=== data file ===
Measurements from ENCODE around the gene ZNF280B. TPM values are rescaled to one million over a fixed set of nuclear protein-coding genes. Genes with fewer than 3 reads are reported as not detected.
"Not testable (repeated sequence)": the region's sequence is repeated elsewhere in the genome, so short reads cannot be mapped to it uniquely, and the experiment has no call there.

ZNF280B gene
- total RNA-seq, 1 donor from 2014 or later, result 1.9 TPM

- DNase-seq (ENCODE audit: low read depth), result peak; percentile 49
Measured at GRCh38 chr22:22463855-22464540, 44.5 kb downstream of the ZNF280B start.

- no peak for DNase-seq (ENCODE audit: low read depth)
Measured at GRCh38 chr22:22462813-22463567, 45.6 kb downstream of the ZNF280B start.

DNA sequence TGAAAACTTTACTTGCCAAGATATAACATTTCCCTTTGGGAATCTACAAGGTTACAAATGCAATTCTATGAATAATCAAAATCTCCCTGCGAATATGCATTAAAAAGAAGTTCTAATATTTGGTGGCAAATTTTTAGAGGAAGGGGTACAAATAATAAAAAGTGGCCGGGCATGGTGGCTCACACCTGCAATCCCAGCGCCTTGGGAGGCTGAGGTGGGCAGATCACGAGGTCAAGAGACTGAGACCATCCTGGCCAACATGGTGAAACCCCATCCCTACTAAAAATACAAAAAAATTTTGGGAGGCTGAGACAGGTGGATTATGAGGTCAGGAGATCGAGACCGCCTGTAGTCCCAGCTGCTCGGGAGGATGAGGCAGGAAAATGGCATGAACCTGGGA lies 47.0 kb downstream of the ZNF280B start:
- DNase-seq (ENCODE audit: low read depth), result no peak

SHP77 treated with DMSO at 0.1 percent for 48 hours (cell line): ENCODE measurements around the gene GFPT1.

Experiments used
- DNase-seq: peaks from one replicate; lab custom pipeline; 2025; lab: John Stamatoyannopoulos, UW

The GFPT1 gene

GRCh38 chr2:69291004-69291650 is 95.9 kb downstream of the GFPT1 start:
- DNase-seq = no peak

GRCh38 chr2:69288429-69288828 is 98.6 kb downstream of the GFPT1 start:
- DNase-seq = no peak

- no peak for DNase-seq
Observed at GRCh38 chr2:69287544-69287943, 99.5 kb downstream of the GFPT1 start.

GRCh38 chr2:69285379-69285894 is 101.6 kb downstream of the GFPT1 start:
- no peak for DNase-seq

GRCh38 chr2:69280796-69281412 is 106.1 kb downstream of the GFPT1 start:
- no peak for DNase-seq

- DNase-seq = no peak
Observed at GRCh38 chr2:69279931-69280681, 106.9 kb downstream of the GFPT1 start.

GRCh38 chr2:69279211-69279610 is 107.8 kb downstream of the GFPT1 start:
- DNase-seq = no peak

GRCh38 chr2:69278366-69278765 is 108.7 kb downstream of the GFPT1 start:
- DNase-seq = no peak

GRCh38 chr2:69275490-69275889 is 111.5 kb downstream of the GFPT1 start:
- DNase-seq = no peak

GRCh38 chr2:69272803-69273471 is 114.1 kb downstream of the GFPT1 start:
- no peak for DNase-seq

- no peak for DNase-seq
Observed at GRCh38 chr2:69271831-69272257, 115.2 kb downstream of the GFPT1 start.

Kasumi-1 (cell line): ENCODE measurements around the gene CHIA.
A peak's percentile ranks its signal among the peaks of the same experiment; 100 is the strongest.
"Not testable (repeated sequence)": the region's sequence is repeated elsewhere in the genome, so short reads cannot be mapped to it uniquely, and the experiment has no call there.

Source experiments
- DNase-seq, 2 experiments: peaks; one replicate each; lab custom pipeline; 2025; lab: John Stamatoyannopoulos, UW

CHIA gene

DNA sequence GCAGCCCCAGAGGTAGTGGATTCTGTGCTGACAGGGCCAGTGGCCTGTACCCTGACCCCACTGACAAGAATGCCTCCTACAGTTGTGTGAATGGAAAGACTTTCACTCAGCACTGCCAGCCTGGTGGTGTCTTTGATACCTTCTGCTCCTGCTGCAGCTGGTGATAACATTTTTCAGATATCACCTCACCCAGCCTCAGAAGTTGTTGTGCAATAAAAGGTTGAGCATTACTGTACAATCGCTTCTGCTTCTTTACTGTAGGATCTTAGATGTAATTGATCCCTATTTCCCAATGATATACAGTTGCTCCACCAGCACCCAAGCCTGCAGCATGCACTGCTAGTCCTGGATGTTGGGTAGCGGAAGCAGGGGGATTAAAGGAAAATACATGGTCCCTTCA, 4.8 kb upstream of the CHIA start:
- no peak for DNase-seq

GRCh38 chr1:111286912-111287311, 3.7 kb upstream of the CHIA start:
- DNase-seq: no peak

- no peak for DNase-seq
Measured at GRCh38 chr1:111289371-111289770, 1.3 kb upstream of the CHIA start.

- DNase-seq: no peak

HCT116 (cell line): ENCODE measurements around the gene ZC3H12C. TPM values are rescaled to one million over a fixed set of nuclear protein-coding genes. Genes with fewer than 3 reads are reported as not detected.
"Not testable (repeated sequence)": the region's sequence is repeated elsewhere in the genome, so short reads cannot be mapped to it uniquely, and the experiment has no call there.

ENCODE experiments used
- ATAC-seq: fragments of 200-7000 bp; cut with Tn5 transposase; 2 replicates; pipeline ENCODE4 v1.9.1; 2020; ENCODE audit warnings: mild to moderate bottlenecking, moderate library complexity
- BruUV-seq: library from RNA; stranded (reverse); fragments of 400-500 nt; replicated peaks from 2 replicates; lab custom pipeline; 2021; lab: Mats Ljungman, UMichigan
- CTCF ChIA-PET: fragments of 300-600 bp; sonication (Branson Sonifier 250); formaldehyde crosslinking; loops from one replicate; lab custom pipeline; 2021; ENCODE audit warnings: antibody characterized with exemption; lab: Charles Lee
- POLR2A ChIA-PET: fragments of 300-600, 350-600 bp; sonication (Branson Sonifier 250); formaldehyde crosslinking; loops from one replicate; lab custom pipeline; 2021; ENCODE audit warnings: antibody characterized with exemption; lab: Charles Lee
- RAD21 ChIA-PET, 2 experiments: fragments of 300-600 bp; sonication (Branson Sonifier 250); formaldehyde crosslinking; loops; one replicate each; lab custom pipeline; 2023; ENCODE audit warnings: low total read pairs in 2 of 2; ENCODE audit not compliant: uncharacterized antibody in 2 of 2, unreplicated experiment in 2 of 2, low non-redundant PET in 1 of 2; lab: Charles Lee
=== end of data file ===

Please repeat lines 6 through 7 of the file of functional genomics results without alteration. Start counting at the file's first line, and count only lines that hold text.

Measured at GRCh38 chr22:22463855-22464540, 44.5 kb downstream of the ZNF280B start.

- no peak for DNase-seq (ENCODE audit: low read depth)